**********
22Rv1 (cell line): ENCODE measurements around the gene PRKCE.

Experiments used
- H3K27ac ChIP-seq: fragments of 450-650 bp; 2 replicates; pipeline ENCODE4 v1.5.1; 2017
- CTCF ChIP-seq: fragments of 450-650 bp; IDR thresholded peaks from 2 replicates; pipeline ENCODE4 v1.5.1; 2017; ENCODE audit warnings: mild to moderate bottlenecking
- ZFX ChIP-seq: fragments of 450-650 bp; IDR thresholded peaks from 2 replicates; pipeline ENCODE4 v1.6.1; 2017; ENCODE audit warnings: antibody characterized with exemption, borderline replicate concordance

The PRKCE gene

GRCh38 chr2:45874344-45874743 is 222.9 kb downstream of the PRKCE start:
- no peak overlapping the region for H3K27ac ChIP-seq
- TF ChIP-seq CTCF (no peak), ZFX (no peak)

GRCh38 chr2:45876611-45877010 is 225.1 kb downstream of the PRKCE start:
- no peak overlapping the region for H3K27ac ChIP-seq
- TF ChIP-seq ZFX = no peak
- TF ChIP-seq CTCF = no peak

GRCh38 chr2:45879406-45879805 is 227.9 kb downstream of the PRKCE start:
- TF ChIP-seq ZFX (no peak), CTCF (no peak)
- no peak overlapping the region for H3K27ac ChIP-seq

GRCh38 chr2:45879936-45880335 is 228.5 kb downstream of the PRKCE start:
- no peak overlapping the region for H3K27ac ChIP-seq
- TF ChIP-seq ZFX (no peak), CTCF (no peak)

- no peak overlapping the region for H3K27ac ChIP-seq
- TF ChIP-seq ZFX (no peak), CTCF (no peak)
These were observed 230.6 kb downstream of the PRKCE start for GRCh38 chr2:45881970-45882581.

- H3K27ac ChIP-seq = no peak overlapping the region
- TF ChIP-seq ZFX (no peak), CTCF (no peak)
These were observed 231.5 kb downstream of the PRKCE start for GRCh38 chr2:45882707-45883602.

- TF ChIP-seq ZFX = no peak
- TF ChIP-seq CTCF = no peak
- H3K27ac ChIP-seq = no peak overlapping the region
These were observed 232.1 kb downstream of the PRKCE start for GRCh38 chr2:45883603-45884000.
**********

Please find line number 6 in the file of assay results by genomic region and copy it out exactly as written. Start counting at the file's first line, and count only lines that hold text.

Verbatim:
The PRKCE gene